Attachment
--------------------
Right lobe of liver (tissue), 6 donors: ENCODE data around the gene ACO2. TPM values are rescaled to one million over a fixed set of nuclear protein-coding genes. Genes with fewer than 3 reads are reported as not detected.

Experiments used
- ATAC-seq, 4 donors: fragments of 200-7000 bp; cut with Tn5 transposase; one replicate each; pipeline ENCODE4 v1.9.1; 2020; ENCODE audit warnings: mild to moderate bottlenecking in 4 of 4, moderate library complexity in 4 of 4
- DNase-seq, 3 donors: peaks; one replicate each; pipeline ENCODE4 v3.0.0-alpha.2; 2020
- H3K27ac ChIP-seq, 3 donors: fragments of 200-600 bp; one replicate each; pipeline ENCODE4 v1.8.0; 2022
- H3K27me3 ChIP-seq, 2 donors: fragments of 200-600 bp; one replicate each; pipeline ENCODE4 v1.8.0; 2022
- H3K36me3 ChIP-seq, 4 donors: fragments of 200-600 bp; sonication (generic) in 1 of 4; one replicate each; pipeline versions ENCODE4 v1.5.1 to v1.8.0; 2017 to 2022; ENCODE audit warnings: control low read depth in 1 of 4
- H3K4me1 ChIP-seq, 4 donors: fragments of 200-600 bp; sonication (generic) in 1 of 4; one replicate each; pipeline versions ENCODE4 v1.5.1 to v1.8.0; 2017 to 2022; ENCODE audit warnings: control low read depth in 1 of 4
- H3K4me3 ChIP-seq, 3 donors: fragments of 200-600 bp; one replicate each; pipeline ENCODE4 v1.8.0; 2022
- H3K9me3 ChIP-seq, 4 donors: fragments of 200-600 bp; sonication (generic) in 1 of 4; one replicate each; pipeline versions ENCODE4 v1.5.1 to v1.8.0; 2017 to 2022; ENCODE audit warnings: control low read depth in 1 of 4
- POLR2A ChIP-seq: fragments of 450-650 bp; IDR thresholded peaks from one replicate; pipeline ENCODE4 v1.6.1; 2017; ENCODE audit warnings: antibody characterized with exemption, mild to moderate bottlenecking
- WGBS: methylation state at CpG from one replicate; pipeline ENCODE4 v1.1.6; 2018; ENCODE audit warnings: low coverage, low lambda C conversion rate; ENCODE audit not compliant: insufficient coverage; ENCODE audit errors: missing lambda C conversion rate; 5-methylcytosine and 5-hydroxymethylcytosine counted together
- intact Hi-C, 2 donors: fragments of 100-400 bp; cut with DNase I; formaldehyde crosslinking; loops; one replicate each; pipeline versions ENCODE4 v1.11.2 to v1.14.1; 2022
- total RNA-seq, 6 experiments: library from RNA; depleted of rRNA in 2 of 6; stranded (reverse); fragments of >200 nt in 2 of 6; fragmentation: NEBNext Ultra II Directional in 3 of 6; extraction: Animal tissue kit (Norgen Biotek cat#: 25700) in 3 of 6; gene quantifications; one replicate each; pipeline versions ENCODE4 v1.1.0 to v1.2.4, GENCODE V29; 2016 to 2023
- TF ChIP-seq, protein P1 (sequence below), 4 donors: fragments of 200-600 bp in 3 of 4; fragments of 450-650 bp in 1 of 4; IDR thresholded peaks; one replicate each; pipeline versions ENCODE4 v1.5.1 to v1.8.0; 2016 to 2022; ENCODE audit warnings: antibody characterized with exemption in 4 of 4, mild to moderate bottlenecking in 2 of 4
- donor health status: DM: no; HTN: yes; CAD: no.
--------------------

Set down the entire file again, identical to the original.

Right lobe of liver (tissue), 6 donors: ENCODE data around the gene ACO2. TPM values are rescaled to one million over a fixed set of nuclear protein-coding genes. Genes with fewer than 3 reads are reported as not detected.

Experiments used
- ATAC-seq, 4 donors: fragments of 200-7000 bp; cut with Tn5 transposase; one replicate each; pipeline ENCODE4 v1.9.1; 2020; ENCODE audit warnings: mild to moderate bottlenecking in 4 of 4, moderate library complexity in 4 of 4
- DNase-seq, 3 donors: peaks; one replicate each; pipeline ENCODE4 v3.0.0-alpha.2; 2020
- H3K27ac ChIP-seq, 3 donors: fragments of 200-600 bp; one replicate each; pipeline ENCODE4 v1.8.0; 2022
- H3K27me3 ChIP-seq, 2 donors: fragments of 200-600 bp; one replicate each; pipeline ENCODE4 v1.8.0; 2022
- H3K36me3 ChIP-seq, 4 donors: fragments of 200-600 bp; sonication (generic) in 1 of 4; one replicate each; pipeline versions ENCODE4 v1.5.1 to v1.8.0; 2017 to 2022; ENCODE audit warnings: control low read depth in 1 of 4
- H3K4me1 ChIP-seq, 4 donors: fragments of 200-600 bp; sonication (generic) in 1 of 4; one replicate each; pipeline versions ENCODE4 v1.5.1 to v1.8.0; 2017 to 2022; ENCODE audit warnings: control low read depth in 1 of 4
- H3K4me3 ChIP-seq, 3 donors: fragments of 200-600 bp; one replicate each; pipeline ENCODE4 v1.8.0; 2022
- H3K9me3 ChIP-seq, 4 donors: fragments of 200-600 bp; sonication (generic) in 1 of 4; one replicate each; pipeline versions ENCODE4 v1.5.1 to v1.8.0; 2017 to 2022; ENCODE audit warnings: control low read depth in 1 of 4
- POLR2A ChIP-seq: fragments of 450-650 bp; IDR thresholded peaks from one replicate; pipeline ENCODE4 v1.6.1; 2017; ENCODE audit warnings: antibody characterized with exemption, mild to moderate bottlenecking
- WGBS: methylation state at CpG from one replicate; pipeline ENCODE4 v1.1.6; 2018; ENCODE audit warnings: low coverage, low lambda C conversion rate; ENCODE audit not compliant: insufficient coverage; ENCODE audit errors: missing lambda C conversion rate; 5-methylcytosine and 5-hydroxymethylcytosine counted together
- intact Hi-C, 2 donors: fragments of 100-400 bp; cut with DNase I; formaldehyde crosslinking; loops; one replicate each; pipeline versions ENCODE4 v1.11.2 to v1.14.1; 2022
- total RNA-seq, 6 experiments: library from RNA; depleted of rRNA in 2 of 6; stranded (reverse); fragments of >200 nt in 2 of 6; fragmentation: NEBNext Ultra II Directional in 3 of 6; extraction: Animal tissue kit (Norgen Biotek cat#: 25700) in 3 of 6; gene quantifications; one replicate each; pipeline versions ENCODE4 v1.1.0 to v1.2.4, GENCODE V29; 2016 to 2023
- TF ChIP-seq, protein P1 (sequence below), 4 donors: fragments of 200-600 bp in 3 of 4; fragments of 450-650 bp in 1 of 4; IDR thresholded peaks; one replicate each; pipeline versions ENCODE4 v1.5.1 to v1.8.0; 2016 to 2022; ENCODE audit warnings: antibody characterized with exemption in 4 of 4, mild to moderate bottlenecking in 2 of 4
- donor health status: DM: no; HTN: yes; CAD: no.